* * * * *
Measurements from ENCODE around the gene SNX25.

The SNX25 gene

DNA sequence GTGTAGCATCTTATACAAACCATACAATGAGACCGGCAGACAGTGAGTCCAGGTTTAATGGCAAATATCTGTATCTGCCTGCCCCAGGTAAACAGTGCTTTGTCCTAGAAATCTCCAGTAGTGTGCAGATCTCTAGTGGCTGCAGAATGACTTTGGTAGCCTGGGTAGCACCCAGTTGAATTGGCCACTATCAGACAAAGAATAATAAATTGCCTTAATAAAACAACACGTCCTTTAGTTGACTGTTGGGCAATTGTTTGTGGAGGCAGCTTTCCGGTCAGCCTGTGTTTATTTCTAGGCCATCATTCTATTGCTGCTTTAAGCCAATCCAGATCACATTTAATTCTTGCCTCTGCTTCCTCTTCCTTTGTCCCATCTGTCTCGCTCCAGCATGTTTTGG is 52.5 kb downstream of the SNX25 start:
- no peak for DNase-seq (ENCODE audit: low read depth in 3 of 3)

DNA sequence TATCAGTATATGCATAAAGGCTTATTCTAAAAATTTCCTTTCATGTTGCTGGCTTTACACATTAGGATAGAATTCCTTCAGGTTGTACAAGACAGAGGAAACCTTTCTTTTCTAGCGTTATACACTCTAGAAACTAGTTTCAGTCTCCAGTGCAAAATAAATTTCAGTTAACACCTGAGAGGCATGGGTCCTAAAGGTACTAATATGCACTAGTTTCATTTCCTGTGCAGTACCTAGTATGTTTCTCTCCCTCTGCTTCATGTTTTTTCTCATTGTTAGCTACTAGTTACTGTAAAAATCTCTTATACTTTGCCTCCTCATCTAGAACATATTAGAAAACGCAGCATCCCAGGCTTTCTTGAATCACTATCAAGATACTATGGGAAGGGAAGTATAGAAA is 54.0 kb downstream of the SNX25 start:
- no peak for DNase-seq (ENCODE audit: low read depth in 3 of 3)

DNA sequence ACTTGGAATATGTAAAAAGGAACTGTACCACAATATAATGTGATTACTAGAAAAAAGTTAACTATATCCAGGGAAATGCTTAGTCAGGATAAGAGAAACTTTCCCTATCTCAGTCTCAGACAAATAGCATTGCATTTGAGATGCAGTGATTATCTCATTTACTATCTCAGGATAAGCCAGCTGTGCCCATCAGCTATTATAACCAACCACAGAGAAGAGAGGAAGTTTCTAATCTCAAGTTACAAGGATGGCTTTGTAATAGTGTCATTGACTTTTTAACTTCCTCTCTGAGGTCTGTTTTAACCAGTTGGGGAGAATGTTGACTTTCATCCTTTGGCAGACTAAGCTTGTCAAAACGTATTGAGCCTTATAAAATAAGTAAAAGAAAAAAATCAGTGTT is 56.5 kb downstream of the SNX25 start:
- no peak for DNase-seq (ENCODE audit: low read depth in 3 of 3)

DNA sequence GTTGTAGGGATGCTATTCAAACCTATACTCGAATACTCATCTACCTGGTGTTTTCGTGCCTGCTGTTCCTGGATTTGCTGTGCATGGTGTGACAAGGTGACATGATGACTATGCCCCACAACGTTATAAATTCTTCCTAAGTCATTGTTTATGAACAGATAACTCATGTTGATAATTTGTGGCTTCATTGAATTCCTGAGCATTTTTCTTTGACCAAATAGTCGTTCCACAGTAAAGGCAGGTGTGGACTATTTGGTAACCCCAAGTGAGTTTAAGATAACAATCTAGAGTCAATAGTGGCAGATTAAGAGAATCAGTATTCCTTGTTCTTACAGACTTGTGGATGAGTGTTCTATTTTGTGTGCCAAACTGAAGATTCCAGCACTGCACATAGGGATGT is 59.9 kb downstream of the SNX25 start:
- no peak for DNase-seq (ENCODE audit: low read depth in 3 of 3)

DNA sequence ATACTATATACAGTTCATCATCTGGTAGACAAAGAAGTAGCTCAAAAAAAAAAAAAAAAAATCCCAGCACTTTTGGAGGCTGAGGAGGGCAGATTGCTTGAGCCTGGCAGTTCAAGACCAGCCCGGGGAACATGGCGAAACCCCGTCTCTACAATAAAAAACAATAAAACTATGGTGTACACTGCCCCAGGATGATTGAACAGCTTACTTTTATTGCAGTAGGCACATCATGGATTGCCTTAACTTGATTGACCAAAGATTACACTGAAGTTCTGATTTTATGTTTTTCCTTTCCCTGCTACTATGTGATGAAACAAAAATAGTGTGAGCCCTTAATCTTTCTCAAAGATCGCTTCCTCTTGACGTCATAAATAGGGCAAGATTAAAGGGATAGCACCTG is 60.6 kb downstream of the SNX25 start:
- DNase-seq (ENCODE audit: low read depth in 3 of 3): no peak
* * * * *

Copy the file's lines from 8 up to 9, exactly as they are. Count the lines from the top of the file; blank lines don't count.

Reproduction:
- no peak for DNase-seq (ENCODE audit: low read depth in 3 of 3)

DNA sequence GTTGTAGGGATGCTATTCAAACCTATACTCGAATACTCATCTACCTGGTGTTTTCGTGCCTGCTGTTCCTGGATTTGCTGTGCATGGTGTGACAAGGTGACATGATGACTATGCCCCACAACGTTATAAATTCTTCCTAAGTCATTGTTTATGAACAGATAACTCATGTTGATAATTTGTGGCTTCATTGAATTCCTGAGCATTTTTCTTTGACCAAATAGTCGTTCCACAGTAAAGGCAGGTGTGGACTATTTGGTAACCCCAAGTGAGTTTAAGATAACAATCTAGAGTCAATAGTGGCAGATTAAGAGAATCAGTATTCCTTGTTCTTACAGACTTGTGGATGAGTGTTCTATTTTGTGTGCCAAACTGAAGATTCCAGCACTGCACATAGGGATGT is 59.9 kb downstream of the SNX25 start: